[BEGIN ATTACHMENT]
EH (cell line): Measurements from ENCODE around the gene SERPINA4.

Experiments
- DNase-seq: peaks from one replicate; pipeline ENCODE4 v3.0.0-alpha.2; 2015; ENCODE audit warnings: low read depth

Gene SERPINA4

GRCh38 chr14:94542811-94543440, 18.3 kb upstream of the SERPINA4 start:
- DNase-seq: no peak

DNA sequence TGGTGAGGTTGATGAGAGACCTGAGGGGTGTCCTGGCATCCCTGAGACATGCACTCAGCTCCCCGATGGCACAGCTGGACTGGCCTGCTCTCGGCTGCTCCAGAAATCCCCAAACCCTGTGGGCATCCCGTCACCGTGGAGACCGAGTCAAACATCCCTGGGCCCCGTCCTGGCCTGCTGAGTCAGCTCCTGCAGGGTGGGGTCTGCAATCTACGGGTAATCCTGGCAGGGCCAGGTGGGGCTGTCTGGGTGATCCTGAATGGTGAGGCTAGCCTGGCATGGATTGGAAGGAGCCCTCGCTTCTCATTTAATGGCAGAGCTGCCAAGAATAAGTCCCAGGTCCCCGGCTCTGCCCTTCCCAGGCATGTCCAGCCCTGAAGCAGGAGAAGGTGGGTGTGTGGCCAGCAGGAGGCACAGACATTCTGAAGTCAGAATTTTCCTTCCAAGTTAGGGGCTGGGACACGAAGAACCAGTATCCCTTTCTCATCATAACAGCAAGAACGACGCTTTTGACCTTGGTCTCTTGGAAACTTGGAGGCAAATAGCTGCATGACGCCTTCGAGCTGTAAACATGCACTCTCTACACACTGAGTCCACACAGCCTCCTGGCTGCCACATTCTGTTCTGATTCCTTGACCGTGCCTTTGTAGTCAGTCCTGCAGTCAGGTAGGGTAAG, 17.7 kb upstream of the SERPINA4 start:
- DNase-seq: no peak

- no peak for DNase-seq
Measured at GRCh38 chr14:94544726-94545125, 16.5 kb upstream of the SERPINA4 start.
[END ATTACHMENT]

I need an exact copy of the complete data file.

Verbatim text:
EH (cell line): Measurements from ENCODE around the gene SERPINA4.

Experiments
- DNase-seq: peaks from one replicate; pipeline ENCODE4 v3.0.0-alpha.2; 2015; ENCODE audit warnings: low read depth

Gene SERPINA4

GRCh38 chr14:94542811-94543440, 18.3 kb upstream of the SERPINA4 start:
- DNase-seq: no peak

DNA sequence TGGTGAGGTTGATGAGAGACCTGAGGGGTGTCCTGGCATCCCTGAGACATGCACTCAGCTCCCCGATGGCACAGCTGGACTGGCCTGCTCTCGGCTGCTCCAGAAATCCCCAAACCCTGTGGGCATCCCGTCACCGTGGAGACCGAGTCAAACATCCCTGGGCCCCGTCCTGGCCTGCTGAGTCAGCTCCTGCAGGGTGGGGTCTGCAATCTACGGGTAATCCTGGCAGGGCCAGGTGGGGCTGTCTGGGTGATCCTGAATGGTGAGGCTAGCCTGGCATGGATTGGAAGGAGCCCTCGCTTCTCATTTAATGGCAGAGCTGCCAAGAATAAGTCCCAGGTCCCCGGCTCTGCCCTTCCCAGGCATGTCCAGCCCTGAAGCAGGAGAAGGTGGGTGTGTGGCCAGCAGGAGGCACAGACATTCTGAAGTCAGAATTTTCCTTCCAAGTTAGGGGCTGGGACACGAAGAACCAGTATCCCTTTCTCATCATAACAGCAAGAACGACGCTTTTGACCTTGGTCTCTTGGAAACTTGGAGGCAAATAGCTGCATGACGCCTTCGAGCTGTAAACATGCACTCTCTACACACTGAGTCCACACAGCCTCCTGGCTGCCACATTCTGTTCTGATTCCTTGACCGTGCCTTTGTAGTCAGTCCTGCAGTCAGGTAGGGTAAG, 17.7 kb upstream of the SERPINA4 start:
- DNase-seq: no peak

- no peak for DNase-seq
Measured at GRCh38 chr14:94544726-94545125, 16.5 kb upstream of the SERPINA4 start.